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WASHINGTON (WUSA) -- The Oklahoma City Thunder may very well go on to win the 2012 NBA Finals. The Washington Wizards still may go on to have one of the lousiest seasons in NBA history.

So that's why Wednesday night's 105-102 full team victory goes down as the most important win for the franchise since Flip Saunders was hired in 2009. More than 15,000 people packed the gymnasium to see Kevin Durant (33 points, eight rebounds, seven turnovers) and Russell Westbrook (36 points, seven assists) put on a show and instead were treated an epic offensive battle.

The final minute of the game was stretched out into a free throw shooting contest, where the Wizards almost found themselves collapsing. Up 93-88, Washington missed five consecutive free throws (four by JaVale McGee) bringing the Thunder within a three-pointer with five seconds remaining. Durant seeped his way through a double-team and had an open look from 30-feet, but his shot clanked off the iron. The Wizards survived.

Washington could have caved down nine points early in the first or especially down 12 points early in the third quarter. But for the first time all season the Wizards weaknesses actually became their strengths. I'll explain.

1) Nick Young went off on Kevin Durant

"Swaggy P" entered the locker room at halftime with one of the worst half's of his season (two points, 0-5 FGS) but somehow finished with 24 points. The Wizards haven't had a shooting display to be proud of all season until Wednesday.

Young caught fire around the four minute mark with the Wizards trailing 63-57 and looking stagnant. The shooting guard stroked three triples from behind the arc in the third quarter, anchoring the Wizards comeback while Durant chased him around the perimeter like the two were playing tag. Young's biggest three of the night put the Wizards up 93-88 late in the fourth.

And possibly for the first time in his career, Young deserves serious recognition for his defense, albeit on the leagues best scorer. Durant was completely thrown off his game with the smaller Young denying him the ball. His first basket in the fourth quarter didn't come until 1:16 remained on the clock.

2) John Wall's decision making

A week ago, it would be hard to find any staunch Wall supporters in DC. People were angry with his regression. Wall did an exemplary job of what a point guard is supposed to do Wednesday. In the second half he was finally surrounded by hot shooters and his spacing of the floor was undeniably wearing down the Thunder. Plus he was changing his pace of play, keeping the Thunder guessing on when he could potentially bolt to the hoop.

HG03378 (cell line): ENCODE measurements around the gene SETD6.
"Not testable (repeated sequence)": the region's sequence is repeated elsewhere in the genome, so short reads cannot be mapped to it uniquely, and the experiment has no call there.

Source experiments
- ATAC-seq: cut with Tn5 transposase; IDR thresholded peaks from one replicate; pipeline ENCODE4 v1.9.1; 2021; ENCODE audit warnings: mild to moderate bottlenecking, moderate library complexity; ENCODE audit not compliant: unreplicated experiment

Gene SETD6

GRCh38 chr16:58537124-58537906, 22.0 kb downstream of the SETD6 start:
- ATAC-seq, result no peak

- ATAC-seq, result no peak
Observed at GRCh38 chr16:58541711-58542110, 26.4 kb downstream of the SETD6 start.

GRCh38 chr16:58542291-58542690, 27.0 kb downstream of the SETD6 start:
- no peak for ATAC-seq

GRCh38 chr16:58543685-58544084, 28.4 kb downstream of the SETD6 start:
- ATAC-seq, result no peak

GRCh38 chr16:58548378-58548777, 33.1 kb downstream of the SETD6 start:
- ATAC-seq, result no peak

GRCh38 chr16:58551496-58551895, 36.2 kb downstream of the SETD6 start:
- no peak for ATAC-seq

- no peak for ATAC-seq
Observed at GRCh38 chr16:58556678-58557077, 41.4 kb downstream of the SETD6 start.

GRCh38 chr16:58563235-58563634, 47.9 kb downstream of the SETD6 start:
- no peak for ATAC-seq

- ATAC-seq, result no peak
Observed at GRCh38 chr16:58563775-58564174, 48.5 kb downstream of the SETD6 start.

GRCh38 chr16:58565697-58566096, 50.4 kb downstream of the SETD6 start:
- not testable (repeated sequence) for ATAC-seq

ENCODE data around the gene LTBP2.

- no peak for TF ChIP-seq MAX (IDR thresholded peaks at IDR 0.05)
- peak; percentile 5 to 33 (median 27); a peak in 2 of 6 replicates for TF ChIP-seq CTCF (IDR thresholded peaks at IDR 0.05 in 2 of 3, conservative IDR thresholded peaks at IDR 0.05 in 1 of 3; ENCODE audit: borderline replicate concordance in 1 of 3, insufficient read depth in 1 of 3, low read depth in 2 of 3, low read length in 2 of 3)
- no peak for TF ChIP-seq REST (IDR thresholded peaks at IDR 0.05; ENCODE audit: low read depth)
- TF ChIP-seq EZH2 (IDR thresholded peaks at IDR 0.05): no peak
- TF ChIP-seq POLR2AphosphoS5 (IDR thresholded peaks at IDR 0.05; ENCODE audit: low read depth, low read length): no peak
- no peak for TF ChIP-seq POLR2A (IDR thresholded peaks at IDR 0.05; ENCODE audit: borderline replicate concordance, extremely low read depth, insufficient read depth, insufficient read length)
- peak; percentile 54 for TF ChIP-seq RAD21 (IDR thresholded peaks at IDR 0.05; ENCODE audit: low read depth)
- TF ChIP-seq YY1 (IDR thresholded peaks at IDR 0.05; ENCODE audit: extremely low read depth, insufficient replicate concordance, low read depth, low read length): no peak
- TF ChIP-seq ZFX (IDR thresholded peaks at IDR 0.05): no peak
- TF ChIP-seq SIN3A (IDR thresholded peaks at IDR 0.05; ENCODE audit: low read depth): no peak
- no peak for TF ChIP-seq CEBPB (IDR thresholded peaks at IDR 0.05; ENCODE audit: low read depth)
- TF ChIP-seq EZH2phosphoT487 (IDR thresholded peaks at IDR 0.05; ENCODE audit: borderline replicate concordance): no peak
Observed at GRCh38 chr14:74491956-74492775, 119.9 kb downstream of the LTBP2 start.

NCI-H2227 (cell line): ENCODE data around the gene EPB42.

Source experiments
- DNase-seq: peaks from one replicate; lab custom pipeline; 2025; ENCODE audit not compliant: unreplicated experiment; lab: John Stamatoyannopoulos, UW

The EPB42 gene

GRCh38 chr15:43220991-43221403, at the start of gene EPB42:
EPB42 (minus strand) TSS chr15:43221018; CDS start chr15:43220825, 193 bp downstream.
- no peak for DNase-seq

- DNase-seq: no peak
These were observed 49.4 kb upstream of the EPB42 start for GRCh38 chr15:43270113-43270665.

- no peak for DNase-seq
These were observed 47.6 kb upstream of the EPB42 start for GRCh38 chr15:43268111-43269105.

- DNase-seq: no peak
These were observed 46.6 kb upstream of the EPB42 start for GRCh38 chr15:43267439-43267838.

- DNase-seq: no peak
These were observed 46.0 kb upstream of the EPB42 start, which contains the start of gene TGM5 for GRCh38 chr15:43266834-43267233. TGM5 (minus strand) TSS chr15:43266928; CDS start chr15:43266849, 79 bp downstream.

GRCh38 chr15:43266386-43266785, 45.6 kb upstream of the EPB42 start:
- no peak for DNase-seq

Wall finished with 25 points, seven rebounds, eight assists and only three turnovers. Amazingly, he went 13-14 from the FT line too. While his defense on Russell Westbrook was non-existent, Wall's point guarding skills brought home Washington the win.

3) Jordan Crawford played every minute of the fourth quarter

After carrying the Wizards in the second quarter with 10 points, Crawford's offense earned the nod over Trevor Booker or Chris Singleton's hustle to play in the fourth. Credit goes to Flip Saunders for making the right call. Crawford was less selfish than usual, and weirdly displayed some excellent passes on the team's overwhelming ball movement. John Wall makes Crawford a better player. When Wall heats up, Crawford can feed off the energy. Expect to see his minutes increase.

4) Andray Blatche's demeanor

After being mercilessly booed by the home fans during starting introductions, Blatche played a vital role in the Wizards biggest win of the season. Kendrick Perkins was perhaps the worst player on the court Wednesday (0 points, five rebounds, three turnovers) after constantly battling with Dray underneath. In the two games back from his shoulder injury, Blatche has taken on more of a "role player" persona on the court, and it's working.

5) When Jan Vesely plays well, the Wizards win

He didn't amass the five steals he had against Toronto last week, but Vesely's aggression without the ball sparked the potentially drowning Wizards in the fourth quarter. On one possession early in the fourth, Vesely pulled down two offensive rebounds and slammed home the second making it an 82-81 game in favor of OKC. He played like Serge Ibaka plays for the Thunder, which is a role Flip Saunders will gladly have the rookie fill in as.

Other observations

*Without the Wizards eight three-pointers, there's no way DC fans go home in a positive mood. All of the triples were hit in the second half which opened up rebounding opportunities for Blatche and Vesely.

*I'm not sure how much film the Thunder watched on the Wizards, but it may have rubbed off. OKC was missing layups, playing with sad body language and turned the ball over 21 times.

*John Wall may be the fan favorite, but Jan Vesely isn't far behind. His dunking and long arms on defense often receive staggering roars from the Washington faithful. He received a standing ovation when he left the game in the fourth.

*JaVale McGee is letting all this talk about his dunk affect him. He was ticked off in the locker room after the win. Needless to say us media folks aren't his favorite people in the world right now. The Wizards did a great job of giving him two alley-oops. Getting McGee in the air like that needs become a permanent fixture in the offense.

*Free throw shooting was shaky down the stretch, but played an important factor in the win. Washington got to the line 43 times, easily a season-high.

*I could get used to seeing 33 fourth quarter points. What a tremendous win for the Wizards.

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